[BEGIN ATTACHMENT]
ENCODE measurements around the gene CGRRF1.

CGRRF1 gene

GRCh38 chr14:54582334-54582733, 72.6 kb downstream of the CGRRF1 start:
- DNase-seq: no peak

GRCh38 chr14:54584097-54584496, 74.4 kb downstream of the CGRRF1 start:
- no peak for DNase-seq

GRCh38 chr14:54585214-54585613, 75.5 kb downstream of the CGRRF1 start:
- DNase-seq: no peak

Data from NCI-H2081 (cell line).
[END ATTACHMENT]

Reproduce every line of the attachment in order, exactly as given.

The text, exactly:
ENCODE measurements around the gene CGRRF1.

CGRRF1 gene

GRCh38 chr14:54582334-54582733, 72.6 kb downstream of the CGRRF1 start:
- DNase-seq: no peak

GRCh38 chr14:54584097-54584496, 74.4 kb downstream of the CGRRF1 start:
- no peak for DNase-seq

GRCh38 chr14:54585214-54585613, 75.5 kb downstream of the CGRRF1 start:
- DNase-seq: no peak

Data from NCI-H2081 (cell line).